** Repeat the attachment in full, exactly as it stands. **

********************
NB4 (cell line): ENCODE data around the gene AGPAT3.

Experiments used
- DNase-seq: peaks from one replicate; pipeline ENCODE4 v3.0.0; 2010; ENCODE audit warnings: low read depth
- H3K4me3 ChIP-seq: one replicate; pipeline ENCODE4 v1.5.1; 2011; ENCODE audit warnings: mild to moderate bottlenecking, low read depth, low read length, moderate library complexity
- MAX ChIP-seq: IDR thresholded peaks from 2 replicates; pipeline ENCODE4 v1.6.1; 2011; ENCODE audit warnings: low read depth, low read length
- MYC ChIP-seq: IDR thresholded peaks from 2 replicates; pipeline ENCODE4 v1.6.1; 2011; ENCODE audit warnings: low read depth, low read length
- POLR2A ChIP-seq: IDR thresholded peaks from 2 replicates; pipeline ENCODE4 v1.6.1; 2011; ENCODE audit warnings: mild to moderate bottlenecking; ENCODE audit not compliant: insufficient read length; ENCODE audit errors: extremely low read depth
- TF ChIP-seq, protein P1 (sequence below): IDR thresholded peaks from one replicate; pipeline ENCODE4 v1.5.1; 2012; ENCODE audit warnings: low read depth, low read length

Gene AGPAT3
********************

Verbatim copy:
NB4 (cell line): ENCODE data around the gene AGPAT3.

Experiments used
- DNase-seq: peaks from one replicate; pipeline ENCODE4 v3.0.0; 2010; ENCODE audit warnings: low read depth
- H3K4me3 ChIP-seq: one replicate; pipeline ENCODE4 v1.5.1; 2011; ENCODE audit warnings: mild to moderate bottlenecking, low read depth, low read length, moderate library complexity
- MAX ChIP-seq: IDR thresholded peaks from 2 replicates; pipeline ENCODE4 v1.6.1; 2011; ENCODE audit warnings: low read depth, low read length
- MYC ChIP-seq: IDR thresholded peaks from 2 replicates; pipeline ENCODE4 v1.6.1; 2011; ENCODE audit warnings: low read depth, low read length
- POLR2A ChIP-seq: IDR thresholded peaks from 2 replicates; pipeline ENCODE4 v1.6.1; 2011; ENCODE audit warnings: mild to moderate bottlenecking; ENCODE audit not compliant: insufficient read length; ENCODE audit errors: extremely low read depth
- TF ChIP-seq, protein P1 (sequence below): IDR thresholded peaks from one replicate; pipeline ENCODE4 v1.5.1; 2012; ENCODE audit warnings: low read depth, low read length

Gene AGPAT3